A rather strange burial took place at sea over four hundred years ago. On January 29, 1596, A group of English sailors committed the body of Sir Francis Drake to the deep in a remote corner of the world. At his own request, he was buried in the armor he received when knighted by Queen Elizabeth. To this day, archeologists and divers have been unable to locate his remains and his sleep continues undisturbed somewhere off the coast of Portobello, Panama.
Drake is a fascinating figure who has captured the imagination of everyone from paupers to queens. For those who loved him, he possessed no flaws. For the Spanish of his time, he was known as El Dragon, a devil to be captured and beheaded.
Drake first sailed with the Hawkins family, relatives with whom he demonstrated an exceptional ability to fight, navigate, and lead. But one battle in the Caribbean changed John Hawkins’ opinion of his cousin. In the confusion of battle, they got separated, and Drake sailed away. Hawkins later claimed Drake abandoned him out of cowardice. Reports from eyewitnesses and Drake’s own reputation for bravery seem to discount this claim. Nevertheless, Hawkins cherished a particular animosity for Drake the rest of his life.
As a sailor, soldier, and strategist, Drake was unparalleled. Hired to bring back as much gold as possible from the Spanish Main, he adapted fighting and raiding techniques to the situation much like Special Forces teams today. One of his targets were mule trains loaded with gold and silver headed to Nombre de Dios. The town was buried in a remote jungle far from his plundering ships, but his men adapted to the trek through snake and mosquito infested forests.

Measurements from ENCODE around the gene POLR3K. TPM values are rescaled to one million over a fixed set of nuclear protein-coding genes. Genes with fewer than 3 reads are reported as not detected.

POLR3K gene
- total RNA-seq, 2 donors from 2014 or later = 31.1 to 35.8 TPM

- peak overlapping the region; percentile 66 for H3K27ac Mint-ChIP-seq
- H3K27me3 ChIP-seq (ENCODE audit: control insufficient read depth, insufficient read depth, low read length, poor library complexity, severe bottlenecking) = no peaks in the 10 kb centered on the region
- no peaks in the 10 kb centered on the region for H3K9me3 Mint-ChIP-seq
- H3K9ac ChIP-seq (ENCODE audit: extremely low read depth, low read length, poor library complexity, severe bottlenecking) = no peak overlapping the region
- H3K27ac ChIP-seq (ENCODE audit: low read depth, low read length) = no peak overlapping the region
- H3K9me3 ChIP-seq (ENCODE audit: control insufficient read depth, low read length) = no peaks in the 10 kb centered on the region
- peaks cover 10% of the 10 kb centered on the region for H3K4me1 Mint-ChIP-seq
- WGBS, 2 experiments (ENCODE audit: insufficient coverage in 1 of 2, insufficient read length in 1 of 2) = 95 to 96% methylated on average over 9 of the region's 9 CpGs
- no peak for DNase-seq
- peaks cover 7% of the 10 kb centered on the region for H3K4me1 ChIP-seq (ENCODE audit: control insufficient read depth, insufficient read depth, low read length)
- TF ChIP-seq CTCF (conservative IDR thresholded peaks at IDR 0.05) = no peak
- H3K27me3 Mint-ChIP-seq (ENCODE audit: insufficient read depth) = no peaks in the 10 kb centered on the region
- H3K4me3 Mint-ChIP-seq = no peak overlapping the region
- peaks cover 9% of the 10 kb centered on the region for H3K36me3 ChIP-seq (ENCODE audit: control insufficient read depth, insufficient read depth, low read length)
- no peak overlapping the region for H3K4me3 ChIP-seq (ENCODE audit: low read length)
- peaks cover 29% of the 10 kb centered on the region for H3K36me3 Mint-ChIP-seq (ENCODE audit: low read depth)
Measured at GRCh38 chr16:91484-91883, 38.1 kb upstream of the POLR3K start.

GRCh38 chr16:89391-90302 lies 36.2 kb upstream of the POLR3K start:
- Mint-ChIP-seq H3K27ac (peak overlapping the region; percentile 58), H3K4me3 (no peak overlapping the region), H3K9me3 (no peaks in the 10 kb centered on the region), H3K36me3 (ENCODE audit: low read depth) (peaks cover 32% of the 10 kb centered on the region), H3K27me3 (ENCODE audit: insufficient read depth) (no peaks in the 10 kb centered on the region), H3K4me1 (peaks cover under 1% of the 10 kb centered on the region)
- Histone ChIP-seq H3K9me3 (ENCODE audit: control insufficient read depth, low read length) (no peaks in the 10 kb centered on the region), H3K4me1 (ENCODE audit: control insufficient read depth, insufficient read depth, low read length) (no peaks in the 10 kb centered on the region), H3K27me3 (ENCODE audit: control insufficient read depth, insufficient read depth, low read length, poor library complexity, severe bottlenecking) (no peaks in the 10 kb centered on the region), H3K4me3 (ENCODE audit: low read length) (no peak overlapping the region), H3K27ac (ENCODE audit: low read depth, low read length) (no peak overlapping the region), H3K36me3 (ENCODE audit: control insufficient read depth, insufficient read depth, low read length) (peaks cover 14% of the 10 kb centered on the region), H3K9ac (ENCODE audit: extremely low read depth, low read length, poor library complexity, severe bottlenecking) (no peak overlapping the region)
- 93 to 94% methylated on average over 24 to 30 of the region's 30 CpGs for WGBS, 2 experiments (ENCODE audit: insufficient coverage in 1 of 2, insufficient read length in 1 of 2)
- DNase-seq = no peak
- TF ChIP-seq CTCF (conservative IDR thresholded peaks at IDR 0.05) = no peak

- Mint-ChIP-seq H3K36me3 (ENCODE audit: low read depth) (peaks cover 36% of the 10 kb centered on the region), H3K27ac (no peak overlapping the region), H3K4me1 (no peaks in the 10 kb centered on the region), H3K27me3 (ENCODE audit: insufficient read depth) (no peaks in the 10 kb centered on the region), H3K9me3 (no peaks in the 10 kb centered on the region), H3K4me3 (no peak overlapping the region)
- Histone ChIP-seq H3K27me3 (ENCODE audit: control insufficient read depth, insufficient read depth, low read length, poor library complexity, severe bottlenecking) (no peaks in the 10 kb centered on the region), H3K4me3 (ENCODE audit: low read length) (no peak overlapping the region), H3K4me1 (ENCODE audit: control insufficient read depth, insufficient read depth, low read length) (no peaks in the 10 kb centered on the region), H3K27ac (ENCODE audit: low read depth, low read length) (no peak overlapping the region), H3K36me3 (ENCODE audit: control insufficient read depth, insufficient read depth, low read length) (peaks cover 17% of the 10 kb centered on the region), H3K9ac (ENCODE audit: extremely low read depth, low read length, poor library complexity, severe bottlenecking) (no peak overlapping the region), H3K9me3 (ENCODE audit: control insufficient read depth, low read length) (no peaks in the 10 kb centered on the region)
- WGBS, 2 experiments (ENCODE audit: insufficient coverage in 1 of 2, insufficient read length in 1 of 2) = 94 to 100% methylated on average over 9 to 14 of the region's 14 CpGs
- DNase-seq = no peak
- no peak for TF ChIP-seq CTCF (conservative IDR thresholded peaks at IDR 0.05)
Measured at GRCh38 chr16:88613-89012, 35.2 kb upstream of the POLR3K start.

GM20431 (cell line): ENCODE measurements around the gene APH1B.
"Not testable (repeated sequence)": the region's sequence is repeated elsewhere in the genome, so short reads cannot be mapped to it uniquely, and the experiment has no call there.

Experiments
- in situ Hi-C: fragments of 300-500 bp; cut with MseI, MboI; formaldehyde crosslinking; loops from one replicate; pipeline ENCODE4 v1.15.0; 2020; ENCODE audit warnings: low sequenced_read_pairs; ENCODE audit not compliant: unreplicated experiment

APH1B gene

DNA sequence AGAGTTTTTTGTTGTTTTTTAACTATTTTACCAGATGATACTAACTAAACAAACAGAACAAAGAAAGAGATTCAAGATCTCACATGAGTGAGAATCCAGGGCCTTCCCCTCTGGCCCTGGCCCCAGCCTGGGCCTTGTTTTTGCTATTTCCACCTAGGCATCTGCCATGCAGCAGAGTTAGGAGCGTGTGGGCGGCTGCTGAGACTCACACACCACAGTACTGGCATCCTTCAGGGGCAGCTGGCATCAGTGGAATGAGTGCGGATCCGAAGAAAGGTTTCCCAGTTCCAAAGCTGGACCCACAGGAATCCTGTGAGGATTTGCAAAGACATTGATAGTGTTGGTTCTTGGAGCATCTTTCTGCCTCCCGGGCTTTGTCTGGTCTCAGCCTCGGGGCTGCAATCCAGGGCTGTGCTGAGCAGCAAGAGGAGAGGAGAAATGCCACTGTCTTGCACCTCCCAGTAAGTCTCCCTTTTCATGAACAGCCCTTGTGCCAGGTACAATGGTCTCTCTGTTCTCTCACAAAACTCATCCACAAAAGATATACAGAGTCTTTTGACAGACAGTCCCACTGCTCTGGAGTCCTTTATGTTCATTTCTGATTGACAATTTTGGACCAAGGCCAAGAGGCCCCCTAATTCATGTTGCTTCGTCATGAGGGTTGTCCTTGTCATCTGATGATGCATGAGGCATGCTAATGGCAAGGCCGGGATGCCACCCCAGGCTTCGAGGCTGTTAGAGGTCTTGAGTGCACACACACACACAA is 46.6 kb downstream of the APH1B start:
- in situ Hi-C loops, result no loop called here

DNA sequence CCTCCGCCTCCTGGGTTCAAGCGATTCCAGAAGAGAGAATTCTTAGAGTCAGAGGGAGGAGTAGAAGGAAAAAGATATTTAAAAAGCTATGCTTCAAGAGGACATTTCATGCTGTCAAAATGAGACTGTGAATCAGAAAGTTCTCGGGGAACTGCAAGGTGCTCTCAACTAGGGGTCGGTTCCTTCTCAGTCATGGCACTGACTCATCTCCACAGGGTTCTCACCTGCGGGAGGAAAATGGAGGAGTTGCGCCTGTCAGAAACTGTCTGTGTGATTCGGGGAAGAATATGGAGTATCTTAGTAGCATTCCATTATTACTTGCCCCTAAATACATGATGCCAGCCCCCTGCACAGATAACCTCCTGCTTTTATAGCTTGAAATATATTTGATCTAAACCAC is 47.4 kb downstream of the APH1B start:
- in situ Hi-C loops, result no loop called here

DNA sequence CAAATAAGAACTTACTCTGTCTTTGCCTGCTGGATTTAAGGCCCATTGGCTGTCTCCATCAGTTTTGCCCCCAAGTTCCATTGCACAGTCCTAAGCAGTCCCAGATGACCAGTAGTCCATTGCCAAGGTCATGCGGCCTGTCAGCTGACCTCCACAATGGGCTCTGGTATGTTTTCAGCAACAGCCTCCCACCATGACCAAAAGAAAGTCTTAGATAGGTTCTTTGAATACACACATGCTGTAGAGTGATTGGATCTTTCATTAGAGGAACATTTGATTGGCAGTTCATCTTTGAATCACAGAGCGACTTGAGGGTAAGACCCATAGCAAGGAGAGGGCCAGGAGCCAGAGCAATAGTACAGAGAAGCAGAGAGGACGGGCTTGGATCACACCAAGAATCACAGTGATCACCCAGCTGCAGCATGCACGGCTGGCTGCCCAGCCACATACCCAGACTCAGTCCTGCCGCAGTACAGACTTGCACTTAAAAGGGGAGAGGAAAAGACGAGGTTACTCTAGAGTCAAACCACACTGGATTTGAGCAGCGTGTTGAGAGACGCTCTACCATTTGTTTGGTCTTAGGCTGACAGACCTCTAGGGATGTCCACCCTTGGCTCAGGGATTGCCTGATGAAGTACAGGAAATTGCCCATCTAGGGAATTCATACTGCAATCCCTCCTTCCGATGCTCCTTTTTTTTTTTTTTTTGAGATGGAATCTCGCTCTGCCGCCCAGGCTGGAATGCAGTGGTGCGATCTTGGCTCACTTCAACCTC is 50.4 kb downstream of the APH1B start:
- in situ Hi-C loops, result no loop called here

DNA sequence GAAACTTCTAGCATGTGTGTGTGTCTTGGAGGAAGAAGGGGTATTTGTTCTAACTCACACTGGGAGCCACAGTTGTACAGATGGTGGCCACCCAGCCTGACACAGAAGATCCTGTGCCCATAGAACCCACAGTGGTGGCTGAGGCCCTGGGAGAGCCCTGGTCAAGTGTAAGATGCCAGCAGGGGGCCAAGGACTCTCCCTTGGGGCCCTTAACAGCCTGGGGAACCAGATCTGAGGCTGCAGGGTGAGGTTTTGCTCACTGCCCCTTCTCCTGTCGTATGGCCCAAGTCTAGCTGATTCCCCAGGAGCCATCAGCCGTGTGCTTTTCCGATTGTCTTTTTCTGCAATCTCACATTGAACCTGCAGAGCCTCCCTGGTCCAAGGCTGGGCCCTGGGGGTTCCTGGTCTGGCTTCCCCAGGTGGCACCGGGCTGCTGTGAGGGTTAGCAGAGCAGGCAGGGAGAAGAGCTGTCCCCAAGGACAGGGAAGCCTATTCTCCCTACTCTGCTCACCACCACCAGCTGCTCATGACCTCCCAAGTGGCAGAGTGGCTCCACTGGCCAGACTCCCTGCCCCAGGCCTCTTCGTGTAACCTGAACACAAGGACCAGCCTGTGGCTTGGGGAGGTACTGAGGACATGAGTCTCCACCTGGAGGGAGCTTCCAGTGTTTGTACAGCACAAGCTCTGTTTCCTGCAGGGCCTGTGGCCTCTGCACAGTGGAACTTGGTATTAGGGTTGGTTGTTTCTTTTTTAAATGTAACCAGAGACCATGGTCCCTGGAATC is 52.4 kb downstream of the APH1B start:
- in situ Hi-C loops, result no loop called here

Though his initial efforts were unsuccessful, Drake would not be deterred. A chance meeting at sea with French pirate Guillaume le Testu was the stroke of luck he needed. Testu shared with Drake a hatred of Spain and a love for gold. With another raid by Drake farthest from their mind, the Spaniards were unprepared when privateer and pirate struck.
Drake carried off so much gold and silver, his men had to bury part of the booty. This no doubt help to popularize the belief that pirates buried their treasure. Unfortunately, le Testu was captured by the Spanish and beheaded, and the buried treasure reclaimed by the Spanish. Continue reading →
We’re two weeks into the New Year and by now most people have blown their New Year’s Resolutions. Still working out every day? Missed two days the first week and the second week wasn’t any better. Showed up two days. That diet you’ve been on? Some have gained another pound or two trying to get rid of that holiday candy calling their name.
But I’m not too concerned about that gym resolution or those few pounds that found their way to your waist. Doctors and psychologists will tell you it’s normal for people to break those kinds of resolutions shortly after they’re made unless they’re tied to a profound commitment to change.
And that’s why I’m offering you a second chance. A second chance to make some meaningful New Year Resolutions that will have a huge impact on your life. These twelve resolutions have less to do with diet and exercise and more to do with altering the behavior that will get you to the Far Side of the World where your Pirate Dreams await.
My dearest wishes for all the mariners out on the sea and all those who navigate life on terra firma, a blessed and joyous Christmas and a healthy and prosperous New Year.
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